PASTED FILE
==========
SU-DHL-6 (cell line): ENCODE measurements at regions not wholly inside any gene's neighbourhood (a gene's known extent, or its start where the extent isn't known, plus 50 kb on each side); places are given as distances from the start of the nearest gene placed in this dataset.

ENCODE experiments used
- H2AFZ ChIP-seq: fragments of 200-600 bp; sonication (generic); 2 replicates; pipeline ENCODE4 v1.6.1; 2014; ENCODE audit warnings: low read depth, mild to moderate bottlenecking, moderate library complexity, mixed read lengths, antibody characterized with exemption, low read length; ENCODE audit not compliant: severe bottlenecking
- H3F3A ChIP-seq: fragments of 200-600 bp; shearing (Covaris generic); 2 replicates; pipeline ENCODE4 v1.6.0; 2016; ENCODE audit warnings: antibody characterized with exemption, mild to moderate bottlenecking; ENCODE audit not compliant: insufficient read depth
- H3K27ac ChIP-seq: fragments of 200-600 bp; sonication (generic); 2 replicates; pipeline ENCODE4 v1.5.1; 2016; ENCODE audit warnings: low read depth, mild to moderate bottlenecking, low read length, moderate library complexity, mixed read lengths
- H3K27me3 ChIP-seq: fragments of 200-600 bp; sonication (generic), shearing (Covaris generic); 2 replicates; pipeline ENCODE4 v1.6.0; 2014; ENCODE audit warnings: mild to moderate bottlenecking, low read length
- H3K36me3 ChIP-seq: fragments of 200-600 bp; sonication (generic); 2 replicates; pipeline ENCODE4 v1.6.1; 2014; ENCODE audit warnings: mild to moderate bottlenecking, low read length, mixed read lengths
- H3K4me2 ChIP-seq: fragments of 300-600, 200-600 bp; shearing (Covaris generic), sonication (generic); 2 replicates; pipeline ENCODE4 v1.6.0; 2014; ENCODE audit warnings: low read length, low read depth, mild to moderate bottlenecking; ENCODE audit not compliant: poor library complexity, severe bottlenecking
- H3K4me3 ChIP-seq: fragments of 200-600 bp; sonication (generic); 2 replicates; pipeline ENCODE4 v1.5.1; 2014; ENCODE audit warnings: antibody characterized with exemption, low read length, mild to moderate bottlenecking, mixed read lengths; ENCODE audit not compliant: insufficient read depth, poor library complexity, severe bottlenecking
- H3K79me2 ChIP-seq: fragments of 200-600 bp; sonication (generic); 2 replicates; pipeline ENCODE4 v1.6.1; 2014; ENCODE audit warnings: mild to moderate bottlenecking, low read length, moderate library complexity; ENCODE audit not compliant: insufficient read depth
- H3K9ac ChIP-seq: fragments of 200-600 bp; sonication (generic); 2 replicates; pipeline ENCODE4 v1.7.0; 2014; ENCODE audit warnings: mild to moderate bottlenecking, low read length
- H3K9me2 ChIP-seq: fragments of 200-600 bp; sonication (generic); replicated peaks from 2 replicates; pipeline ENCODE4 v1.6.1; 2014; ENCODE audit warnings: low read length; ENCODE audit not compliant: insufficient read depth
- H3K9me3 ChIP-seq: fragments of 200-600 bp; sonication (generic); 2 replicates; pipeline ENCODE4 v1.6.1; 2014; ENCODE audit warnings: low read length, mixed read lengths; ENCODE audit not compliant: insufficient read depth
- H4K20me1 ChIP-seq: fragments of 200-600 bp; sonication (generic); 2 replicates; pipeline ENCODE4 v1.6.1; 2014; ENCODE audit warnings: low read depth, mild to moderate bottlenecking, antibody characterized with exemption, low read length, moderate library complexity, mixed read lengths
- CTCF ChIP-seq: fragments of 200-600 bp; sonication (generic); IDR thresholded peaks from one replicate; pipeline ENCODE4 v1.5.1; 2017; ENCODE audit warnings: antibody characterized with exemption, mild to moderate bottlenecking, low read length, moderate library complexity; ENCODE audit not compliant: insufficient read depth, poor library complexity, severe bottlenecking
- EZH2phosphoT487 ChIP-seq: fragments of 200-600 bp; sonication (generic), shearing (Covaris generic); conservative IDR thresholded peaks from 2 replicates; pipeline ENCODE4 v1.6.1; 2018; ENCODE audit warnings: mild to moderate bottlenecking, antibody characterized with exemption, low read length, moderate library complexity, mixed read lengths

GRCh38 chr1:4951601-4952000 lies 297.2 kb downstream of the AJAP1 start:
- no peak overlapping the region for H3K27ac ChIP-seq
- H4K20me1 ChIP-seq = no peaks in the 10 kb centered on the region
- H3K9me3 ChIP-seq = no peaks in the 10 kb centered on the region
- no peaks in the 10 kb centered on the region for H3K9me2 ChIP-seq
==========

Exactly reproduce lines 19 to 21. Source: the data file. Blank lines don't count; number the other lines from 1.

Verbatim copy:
- H4K20me1 ChIP-seq = no peaks in the 10 kb centered on the region
- H3K9me3 ChIP-seq = no peaks in the 10 kb centered on the region
- no peaks in the 10 kb centered on the region for H3K9me2 ChIP-seq